For much of our country's first two centuries, our constitutional law and Europe's "Berne Convention" stood in opposition, both in theory and in practice. American courts scoffed at moral rights while French jurists despaired over Americans' inability to understand them. Baldwin informs us that "a standard French legal textbook from 2005" deplores America 's "communitarian" emphasis on copyright serving the public good, saying that it links us to - get ready - the Nazis and Communists. But over the course of time, increasing global trade and communication raised pressure on governments to harmonize copyright regimes. When they did, says Baldwin, in "important respects, the Continental approach triumphed" and America "turned European."
Baldwin details how it happened. In 1976, the US extended copyright to life plus 50 years, and in 1988, after holding out for over a century, it joined the Berne Convention. When Europe extended copyright to life-plus-70 in 1991, our Congress followed suit in 1998 with the Sonny Bono Copyright Extension Act, named for Cher’s former partner, who was by then a congressman from California. Unofficially, it became known as the "Mickey Mouse Act," since it passed because of heavy lobbying by Disney, whose signature creation would have escaped into the public domain without it. (Hollywood had become the world's biggest culture exporter and wanted copyright to last as long as possible; Jack Valenti joked about overcoming the Constitution's ban on perpetual copyright by making it "eternity minus one year.") The last decades have imported into American law durations of copyright long enough protect the estates of grandchildren, as well as concerns with the "natural rights" that Jefferson and Madison rejected and even with "moral rights."
l'll be writing about the Bono Act in a future post, for two reasons. First, it is not quite what the French call a fait accompli - Congress will have to reauthorize it in 2019, and it appears there's going to be a real fight this time around. Second, a massive and elegantly designed study came out in 2014 using Italian opera to shed light on the underlying issues in the Bono Act. It deserves to be posted about. I will, and when I do I'll also discuss some creative ideas from William Fisher and William Patry on just how long copyright should be and on how to make sure artists are compensated fairly.
Right now, though, back to Waltzer Gate. You might imagine that musicians would welcome any extension of copyright, but many do not. That's because many of the legal changes benefit not artists (whom almost everyone thinks should be paid for their work) but more politically powerful parties like heirs, publishers and media conglomerates. A recent example was a 2011 ruling by the EU that retroactively extended copyright on sound recordings from 50 years to 70 years. Recordings made during The Sixties would have been going into the public domain in this decade, and the music industry was freaking out. It was ecstatic at the ruling.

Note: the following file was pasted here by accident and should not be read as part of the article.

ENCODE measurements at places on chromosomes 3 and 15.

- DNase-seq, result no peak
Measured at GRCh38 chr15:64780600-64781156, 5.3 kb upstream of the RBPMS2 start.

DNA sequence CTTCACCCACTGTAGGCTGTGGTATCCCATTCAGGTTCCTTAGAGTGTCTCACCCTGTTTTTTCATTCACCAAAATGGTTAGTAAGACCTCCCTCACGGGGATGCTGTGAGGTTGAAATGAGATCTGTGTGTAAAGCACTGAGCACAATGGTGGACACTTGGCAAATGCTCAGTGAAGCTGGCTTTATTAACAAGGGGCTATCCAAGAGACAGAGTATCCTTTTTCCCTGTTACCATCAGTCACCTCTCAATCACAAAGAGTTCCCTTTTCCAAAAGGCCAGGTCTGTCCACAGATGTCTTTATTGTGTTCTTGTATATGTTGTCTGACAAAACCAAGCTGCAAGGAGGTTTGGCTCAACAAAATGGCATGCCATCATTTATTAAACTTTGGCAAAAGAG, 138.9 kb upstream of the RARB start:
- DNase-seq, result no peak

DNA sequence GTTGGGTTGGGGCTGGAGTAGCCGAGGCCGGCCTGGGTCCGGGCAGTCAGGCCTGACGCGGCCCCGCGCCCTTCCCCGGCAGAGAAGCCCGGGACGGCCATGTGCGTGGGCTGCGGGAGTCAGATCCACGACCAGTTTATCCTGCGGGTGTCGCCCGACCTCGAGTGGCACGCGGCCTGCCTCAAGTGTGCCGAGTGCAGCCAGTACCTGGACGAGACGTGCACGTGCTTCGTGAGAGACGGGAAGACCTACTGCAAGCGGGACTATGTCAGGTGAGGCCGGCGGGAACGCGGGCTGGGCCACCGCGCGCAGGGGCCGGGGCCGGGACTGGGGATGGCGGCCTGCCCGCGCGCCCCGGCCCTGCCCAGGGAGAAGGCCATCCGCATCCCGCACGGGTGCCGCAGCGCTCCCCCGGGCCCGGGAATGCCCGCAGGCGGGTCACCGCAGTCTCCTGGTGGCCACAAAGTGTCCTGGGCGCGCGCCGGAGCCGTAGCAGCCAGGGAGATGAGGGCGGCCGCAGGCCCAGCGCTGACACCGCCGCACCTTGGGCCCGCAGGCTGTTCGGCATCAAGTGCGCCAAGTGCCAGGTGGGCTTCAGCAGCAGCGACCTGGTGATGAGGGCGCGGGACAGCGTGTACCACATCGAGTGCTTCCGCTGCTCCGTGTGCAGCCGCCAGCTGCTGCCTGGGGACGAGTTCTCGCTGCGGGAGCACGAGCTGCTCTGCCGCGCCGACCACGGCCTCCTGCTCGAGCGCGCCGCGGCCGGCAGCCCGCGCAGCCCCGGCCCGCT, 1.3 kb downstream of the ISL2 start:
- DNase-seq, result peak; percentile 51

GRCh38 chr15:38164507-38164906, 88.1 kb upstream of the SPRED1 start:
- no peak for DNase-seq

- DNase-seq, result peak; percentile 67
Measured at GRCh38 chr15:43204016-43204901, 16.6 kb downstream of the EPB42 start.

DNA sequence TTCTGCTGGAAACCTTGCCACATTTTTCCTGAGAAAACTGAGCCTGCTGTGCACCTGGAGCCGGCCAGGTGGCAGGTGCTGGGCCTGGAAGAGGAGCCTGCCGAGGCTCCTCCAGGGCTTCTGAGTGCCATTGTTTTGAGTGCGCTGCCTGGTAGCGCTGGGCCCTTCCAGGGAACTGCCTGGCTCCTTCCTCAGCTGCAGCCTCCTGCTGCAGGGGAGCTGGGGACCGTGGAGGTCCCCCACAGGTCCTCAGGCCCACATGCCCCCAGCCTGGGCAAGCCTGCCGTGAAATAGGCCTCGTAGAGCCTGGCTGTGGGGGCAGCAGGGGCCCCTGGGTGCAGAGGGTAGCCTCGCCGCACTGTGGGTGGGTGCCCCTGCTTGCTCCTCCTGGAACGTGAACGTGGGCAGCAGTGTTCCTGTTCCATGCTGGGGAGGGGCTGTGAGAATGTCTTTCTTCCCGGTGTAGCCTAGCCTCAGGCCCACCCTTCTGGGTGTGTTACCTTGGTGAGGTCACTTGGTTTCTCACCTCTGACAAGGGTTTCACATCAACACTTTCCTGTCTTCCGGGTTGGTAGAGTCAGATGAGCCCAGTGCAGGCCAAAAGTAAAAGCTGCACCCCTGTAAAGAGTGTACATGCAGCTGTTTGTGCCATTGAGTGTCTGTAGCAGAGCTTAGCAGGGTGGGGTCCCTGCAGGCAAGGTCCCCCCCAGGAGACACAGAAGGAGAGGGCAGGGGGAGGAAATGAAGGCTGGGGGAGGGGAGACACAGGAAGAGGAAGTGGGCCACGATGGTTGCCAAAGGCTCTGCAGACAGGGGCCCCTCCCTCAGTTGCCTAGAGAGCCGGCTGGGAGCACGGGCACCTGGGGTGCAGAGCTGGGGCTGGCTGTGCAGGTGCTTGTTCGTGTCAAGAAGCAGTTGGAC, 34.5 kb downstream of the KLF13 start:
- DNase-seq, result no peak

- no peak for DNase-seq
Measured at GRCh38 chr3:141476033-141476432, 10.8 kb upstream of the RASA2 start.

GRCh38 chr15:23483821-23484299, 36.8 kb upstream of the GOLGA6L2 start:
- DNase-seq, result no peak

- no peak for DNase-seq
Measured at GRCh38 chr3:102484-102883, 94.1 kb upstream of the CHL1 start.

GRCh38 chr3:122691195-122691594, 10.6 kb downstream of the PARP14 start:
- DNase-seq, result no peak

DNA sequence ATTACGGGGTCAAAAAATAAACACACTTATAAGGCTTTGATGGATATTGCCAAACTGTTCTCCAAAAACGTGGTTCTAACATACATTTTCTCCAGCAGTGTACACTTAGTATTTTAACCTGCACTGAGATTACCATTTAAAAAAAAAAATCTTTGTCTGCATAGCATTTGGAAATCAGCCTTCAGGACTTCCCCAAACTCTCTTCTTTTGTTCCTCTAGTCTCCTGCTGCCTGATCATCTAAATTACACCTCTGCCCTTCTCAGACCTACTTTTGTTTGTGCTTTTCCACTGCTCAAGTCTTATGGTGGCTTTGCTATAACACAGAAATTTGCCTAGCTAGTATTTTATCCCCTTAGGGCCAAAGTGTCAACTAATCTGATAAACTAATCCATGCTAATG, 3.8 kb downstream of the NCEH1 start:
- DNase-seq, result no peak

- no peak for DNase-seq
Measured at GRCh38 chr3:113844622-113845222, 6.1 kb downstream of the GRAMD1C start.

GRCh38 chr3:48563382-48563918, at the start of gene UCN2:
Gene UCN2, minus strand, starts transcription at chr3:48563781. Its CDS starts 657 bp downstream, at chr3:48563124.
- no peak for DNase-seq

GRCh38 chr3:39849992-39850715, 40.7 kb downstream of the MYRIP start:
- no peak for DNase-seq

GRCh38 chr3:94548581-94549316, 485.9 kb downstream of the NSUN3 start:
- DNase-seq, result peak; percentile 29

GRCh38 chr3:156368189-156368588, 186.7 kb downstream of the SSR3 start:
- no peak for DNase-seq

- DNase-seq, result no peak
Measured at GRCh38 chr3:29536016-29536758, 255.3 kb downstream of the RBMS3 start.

But many musicians were not. Nick Mason of Pink Floyd, Ed O'Brien of Radiohead and singer Sandie Shaw were leaders of the Featured Artists Coalition, and Shaw said, according to the New York Times, 'This is extremely good news for record companies and collection agencies, but bad news for artists. It means they have 20 more years of servitude to contracts that are no longer appropriate to the digital age." The Times backed her up with numbers, noting that the Center for Intellectual Property Policy and Management and Bournemouth University found that "72 percent of the financial benefits from the new directive will accrue to record labels." Another 24 percent will go to superstars like Taylor Swift. Only 4 percent ends up in hands of non-superstar musicians.
Those statistics would not have surprised Jean Sibelius. Valse triste was by far the biggest hit he ever wrote, but when he signed the contract with Breitkopf and Hartel in 1905, he was still a bit of a rube, and Breitkopf took advantage of his naivete. The publishing house got Sibelius to sign away the piece for just 300 Finnish marks without further royalties. For the rest of his life, Sibelius was haunted by the knowledge that the little waltz could have made him a mega-millionaire. That of all his pieces it was Valse triste that was dropped on New Year's Day might have had Sibelius reaching for his all-too handy bottle of gin.
One last point for now. While publishers and media companies have succeeded in expanding copyright, new forces have been blowing up everything they've fought for - and you're using those forces right now. I'm referring to digitalization and the Internet. So, yes, we'll have no Valse triste on New Year's Day - but really, you want a first-rate live concert broadcast of the piece? Go to youtube, my friend! Here's one I especially like. Enjoy it while you can - you never know when that takedown order will come through - and enjoy the irony that it's played by the Chamber Orchestra of Europe, a large part of whose funding comes from the EU, which has done at least some things just right when it comes to giving the public access to Sibelius! :